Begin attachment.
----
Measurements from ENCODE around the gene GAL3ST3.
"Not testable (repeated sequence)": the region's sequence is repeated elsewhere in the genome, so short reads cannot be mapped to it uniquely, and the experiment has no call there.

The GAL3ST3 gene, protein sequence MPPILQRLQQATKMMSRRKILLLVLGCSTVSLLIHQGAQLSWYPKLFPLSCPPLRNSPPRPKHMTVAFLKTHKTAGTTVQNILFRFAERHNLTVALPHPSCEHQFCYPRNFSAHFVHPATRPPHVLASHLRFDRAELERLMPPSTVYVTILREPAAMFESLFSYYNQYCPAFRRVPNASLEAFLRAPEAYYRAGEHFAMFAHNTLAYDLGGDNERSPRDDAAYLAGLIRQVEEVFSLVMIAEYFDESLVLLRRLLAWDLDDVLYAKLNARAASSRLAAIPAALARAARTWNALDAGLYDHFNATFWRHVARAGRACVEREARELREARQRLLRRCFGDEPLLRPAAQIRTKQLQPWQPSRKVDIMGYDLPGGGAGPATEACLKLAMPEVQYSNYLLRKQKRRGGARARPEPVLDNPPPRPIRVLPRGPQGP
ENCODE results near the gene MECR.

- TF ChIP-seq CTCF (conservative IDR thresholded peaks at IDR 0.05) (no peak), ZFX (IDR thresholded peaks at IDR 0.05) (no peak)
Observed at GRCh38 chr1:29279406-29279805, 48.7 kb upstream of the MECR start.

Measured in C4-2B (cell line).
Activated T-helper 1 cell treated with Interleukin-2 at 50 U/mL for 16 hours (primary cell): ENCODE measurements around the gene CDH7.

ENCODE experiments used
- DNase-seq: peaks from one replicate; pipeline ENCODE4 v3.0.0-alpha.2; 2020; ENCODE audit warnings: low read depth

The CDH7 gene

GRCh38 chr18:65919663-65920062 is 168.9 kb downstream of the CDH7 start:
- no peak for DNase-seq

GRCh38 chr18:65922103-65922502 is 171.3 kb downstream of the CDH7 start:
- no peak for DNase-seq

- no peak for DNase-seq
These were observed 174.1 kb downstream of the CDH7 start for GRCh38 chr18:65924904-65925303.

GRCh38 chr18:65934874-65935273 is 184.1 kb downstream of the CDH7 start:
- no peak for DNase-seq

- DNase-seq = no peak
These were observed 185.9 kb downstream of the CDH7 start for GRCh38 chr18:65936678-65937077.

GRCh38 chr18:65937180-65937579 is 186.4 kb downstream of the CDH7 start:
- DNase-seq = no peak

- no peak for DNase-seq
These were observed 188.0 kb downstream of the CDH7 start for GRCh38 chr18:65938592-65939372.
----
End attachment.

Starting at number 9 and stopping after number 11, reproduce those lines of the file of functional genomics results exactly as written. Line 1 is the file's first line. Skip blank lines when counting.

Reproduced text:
ENCODE experiments used
- DNase-seq: peaks from one replicate; pipeline ENCODE4 v3.0.0-alpha.2; 2020; ENCODE audit warnings: low read depth

The CDH7 gene